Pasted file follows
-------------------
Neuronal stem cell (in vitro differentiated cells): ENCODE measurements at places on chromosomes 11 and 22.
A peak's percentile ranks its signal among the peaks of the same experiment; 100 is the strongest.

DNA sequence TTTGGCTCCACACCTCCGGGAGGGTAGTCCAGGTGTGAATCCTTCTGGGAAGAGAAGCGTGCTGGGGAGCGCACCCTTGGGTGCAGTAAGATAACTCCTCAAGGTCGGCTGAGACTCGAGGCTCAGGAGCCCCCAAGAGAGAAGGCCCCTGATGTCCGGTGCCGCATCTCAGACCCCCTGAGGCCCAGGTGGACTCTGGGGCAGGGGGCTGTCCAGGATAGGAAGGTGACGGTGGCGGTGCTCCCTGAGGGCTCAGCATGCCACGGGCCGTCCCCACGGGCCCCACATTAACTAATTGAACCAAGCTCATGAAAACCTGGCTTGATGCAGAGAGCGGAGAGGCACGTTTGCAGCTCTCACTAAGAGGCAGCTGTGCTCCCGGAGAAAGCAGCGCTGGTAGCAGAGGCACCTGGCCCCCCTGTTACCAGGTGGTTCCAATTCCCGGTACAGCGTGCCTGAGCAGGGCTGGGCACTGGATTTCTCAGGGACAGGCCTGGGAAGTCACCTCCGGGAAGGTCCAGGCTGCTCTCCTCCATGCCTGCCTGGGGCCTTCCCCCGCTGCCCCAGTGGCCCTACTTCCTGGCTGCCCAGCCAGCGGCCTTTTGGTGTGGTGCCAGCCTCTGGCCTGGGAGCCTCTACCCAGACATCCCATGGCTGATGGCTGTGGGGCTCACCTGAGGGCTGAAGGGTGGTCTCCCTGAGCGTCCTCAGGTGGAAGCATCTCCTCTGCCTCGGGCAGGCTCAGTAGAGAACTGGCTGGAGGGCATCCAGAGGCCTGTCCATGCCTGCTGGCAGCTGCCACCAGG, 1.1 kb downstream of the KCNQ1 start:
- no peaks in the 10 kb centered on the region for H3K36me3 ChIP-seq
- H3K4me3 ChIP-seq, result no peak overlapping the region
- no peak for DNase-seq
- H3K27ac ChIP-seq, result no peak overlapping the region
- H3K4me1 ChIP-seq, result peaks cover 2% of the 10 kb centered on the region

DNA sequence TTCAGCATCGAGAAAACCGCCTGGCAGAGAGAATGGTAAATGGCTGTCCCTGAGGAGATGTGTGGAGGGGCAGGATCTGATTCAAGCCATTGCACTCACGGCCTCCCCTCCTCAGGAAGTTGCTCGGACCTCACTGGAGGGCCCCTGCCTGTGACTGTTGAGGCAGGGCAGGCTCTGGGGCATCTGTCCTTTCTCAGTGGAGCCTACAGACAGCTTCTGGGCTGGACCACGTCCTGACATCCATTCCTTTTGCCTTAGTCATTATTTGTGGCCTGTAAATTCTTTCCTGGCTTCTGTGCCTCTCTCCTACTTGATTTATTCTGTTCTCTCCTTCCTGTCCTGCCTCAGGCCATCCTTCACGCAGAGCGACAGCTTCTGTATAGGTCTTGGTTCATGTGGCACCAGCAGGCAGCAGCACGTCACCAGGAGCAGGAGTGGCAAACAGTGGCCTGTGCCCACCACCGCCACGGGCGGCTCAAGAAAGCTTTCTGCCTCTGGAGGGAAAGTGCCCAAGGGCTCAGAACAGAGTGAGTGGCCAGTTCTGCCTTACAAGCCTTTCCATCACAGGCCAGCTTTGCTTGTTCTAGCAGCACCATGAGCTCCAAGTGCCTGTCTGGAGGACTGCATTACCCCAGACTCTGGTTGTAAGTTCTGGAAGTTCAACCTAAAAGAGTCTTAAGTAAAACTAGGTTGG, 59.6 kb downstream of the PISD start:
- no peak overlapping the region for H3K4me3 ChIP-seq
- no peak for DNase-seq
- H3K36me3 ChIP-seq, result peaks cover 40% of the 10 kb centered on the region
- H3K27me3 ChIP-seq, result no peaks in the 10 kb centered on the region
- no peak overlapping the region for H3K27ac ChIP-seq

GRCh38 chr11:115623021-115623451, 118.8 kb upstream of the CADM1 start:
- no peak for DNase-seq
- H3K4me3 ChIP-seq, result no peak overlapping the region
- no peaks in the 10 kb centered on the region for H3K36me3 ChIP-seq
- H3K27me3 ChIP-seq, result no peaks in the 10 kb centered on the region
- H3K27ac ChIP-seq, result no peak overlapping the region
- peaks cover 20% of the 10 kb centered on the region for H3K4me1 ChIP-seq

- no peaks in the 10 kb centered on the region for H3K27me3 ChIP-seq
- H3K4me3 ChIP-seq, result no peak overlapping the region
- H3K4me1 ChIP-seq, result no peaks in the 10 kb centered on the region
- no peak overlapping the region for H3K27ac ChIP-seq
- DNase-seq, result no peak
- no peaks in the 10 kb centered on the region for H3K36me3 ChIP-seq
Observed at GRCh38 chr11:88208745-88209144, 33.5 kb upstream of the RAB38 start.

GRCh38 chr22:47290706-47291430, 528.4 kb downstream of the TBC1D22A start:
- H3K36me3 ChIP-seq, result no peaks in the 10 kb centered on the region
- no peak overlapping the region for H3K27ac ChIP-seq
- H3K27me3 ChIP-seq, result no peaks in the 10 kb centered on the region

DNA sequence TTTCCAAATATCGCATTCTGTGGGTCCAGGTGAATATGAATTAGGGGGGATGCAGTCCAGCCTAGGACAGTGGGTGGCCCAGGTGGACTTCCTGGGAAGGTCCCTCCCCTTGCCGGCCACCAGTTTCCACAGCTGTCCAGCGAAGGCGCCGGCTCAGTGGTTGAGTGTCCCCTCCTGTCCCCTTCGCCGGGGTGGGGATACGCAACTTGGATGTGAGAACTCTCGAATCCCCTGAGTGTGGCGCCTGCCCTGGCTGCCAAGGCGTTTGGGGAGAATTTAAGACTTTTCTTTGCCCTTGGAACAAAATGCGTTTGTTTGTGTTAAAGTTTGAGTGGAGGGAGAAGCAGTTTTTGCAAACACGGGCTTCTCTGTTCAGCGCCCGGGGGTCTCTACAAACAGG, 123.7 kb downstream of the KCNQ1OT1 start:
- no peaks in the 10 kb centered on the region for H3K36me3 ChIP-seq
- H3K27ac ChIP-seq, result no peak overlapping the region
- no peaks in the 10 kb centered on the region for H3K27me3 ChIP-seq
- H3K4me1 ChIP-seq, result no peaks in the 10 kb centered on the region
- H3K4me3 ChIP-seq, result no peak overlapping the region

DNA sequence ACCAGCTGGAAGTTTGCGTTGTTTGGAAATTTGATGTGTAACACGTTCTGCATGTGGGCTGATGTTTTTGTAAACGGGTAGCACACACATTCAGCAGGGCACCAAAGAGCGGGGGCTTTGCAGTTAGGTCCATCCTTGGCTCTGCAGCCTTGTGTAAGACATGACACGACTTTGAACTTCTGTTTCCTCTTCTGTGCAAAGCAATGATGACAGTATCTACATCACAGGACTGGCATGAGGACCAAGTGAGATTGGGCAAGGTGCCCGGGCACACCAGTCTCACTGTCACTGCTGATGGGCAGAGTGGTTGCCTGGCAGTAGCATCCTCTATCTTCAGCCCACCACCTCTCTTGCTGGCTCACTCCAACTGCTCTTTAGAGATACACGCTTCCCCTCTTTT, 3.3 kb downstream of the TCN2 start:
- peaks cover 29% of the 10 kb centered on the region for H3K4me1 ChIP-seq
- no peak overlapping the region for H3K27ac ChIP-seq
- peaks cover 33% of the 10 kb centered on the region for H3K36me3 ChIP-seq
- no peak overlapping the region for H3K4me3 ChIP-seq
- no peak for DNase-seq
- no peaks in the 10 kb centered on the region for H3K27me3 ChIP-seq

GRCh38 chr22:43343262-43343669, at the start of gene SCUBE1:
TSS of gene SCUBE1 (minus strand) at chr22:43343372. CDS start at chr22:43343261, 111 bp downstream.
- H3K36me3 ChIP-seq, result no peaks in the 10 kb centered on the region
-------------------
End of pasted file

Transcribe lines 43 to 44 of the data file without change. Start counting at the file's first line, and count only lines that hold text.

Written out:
- no peak overlapping the region for H3K4me3 ChIP-seq
- no peak for DNase-seq